A wide range thermal neutron detector was developed based on the Scintillator with Optical Fiber (SOF) detector which has been previously used for thermal neutron monitoring during boron neutron capture therapy irradiation. With this new detector system we intended to address the issues of real-time thermal neutron flux measurement and the simultaneous measurement of a wide range of thermal neutron flux in a BNCT irradiation field which were difficult to implement with the gold wire activation method. A good agreement between the thermal neutron flux measured by the gold wire activation method and the paired SOF detector system was observed. However, measurements which would normally take a few days to perform with the gold wire activation method were obtained in just about 15 min using the SOF detector system. We also confirmed the dynamic range of linearity for the SOF detector system to be in the order of magnitude of 1e-4.

Oral presentation

Performance of miniature thermal neutron monitor for real-time dosimetry for boron neutron capture therapy

Kumada, Hiroaki; Ishikawa, Masayori*; Komeda, Masao; Nakamura, Takemi; Yamamoto, Kazuyoshi; Nakagawa, Yoshinobu*

no journal, , 

no abstracts in English

Oral presentation

DNA damage following localized exposure to a Cs-bearing microparticle

Matsuya, Yusuke; Satou, Yukihiko; Hamada, Nobuyuki*; Date, Hiroyuki*; Ishikawa, Masayori*; Sato, Tatsuhiko

no journal, ,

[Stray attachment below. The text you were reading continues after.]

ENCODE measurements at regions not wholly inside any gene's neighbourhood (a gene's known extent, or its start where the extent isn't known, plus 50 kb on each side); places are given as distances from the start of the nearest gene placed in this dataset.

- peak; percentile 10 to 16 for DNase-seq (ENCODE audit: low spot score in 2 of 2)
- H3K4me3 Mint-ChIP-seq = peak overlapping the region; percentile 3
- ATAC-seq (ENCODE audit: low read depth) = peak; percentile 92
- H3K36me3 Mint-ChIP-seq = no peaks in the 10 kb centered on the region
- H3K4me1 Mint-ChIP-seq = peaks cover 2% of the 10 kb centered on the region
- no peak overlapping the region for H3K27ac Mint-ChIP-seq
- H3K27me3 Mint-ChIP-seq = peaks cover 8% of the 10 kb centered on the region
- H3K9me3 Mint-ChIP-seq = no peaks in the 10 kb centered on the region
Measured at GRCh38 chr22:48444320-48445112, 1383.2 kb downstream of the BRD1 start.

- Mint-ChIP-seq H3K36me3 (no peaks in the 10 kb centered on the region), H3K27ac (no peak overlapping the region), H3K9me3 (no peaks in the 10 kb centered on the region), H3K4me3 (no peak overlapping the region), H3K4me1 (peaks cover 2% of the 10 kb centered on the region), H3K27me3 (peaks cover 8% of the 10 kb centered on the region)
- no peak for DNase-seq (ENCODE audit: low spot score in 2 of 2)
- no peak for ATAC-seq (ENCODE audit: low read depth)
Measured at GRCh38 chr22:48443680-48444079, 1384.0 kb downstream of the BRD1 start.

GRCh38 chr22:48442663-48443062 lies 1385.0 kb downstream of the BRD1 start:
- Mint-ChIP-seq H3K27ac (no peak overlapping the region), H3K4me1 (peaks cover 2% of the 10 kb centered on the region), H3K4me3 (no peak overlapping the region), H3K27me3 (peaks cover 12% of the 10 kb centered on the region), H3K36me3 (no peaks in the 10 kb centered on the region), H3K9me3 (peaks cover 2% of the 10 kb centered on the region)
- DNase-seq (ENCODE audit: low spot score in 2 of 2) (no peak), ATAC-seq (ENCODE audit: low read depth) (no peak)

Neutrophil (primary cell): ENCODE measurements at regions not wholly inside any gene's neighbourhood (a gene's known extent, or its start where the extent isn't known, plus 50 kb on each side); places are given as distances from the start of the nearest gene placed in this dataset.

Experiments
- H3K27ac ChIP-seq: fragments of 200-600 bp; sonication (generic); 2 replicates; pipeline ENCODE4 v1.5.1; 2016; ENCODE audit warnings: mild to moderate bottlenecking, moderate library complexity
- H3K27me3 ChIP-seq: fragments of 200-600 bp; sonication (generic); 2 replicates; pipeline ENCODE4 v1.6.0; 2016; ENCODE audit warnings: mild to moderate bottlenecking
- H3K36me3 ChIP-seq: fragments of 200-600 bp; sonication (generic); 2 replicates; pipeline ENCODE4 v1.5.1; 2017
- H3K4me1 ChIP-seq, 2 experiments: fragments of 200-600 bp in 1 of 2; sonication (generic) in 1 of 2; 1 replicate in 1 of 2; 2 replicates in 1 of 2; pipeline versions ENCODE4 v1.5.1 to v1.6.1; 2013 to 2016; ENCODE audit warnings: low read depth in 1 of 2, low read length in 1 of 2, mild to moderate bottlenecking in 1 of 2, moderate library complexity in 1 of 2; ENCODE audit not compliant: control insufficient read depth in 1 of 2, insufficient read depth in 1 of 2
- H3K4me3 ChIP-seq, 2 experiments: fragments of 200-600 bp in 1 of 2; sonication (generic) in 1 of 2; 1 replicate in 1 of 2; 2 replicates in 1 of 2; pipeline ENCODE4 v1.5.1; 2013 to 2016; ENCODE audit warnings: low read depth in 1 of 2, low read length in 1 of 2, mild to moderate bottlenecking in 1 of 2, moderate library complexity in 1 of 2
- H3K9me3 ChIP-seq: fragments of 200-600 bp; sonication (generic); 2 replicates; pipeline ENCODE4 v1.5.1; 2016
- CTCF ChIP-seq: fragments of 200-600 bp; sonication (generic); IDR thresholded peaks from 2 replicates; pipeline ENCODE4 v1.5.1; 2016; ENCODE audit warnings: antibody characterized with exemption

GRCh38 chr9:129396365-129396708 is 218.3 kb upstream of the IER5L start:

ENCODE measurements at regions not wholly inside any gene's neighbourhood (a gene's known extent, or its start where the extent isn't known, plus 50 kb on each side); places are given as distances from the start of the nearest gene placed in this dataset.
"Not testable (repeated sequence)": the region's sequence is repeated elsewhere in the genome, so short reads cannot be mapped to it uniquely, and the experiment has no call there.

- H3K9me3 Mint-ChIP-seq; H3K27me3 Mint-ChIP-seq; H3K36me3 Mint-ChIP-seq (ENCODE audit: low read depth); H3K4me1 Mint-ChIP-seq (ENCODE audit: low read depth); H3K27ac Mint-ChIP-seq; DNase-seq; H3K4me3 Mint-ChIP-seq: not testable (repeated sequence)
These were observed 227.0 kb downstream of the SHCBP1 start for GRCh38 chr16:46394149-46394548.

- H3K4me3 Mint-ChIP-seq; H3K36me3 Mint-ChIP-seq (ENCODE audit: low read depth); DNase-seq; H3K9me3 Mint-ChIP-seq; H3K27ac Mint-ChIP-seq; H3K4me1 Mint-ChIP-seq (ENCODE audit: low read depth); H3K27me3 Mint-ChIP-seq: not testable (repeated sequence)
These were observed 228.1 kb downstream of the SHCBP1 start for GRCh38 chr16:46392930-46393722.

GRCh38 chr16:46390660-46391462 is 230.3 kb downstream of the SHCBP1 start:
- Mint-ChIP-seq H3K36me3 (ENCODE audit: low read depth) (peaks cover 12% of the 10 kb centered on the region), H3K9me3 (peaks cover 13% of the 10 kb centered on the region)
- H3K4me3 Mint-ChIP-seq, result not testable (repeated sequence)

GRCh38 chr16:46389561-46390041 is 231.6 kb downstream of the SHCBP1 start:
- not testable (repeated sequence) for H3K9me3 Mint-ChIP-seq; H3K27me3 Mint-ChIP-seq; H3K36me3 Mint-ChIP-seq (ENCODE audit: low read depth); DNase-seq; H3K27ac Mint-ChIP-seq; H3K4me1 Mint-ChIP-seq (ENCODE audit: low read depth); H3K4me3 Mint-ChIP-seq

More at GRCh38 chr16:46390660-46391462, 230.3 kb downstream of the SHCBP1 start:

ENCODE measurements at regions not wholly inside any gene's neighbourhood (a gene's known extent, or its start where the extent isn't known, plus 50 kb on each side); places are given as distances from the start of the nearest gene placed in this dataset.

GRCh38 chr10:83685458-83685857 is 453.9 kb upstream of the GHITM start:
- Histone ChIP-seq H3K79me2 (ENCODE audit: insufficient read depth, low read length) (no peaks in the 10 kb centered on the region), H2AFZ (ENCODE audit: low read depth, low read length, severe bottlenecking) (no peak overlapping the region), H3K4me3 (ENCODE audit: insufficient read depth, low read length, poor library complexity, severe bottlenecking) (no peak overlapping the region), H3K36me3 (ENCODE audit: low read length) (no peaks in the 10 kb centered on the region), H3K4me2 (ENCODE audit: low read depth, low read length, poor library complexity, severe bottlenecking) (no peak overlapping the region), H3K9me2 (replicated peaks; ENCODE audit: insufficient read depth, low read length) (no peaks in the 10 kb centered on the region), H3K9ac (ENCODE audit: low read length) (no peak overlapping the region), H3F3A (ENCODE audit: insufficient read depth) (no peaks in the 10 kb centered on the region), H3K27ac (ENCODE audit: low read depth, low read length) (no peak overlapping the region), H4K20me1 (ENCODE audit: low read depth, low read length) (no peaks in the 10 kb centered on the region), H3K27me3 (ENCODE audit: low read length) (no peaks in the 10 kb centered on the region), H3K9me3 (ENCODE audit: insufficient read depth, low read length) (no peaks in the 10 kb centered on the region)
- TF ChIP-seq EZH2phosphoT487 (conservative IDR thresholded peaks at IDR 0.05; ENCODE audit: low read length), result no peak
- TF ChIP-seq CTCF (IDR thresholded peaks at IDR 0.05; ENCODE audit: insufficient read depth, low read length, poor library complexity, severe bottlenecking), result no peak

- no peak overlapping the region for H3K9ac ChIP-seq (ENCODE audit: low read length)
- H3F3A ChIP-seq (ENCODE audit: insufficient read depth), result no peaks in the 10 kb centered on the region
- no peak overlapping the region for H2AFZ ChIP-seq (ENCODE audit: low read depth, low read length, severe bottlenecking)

Following the incident at the Fukushima Dai-ichi Nuclear Power Station (F1NPS) in 2011, insoluble radioactive microparticles (so called Cs-bearing particle) have been found in the land area around F1NPS. The energy deposition by such a particle is localized mainly by $$beta$$-rays in cells close to a Cs-bearing particle. There is no literature on the biological effects after such particle exposures. Here, we investigated DNA lesions after long-term exposure to a Cs-bearing particle in comparison with a uniform exposure to Cs-137 $$gamma$$-rays. From dose calculation by a Monte Carlo simulation and the experiments in vitro, the several DNA lesions in the cells distal to the particle and the less lesions induction in the cells close to the particle were observed in the comparison with the uniform exposure. The increase of lesions in number was suppressed by 1% DMSO, suggesting the involvement of reactive oxygen species. Considering the small organ dose, the conventional radiation risk assessment is adequate. This study is the first to quantify the relationship between absorbed dose-rate and nuclear DNA damage under long-term heterogeneous exposure to a Cs-bearing particle.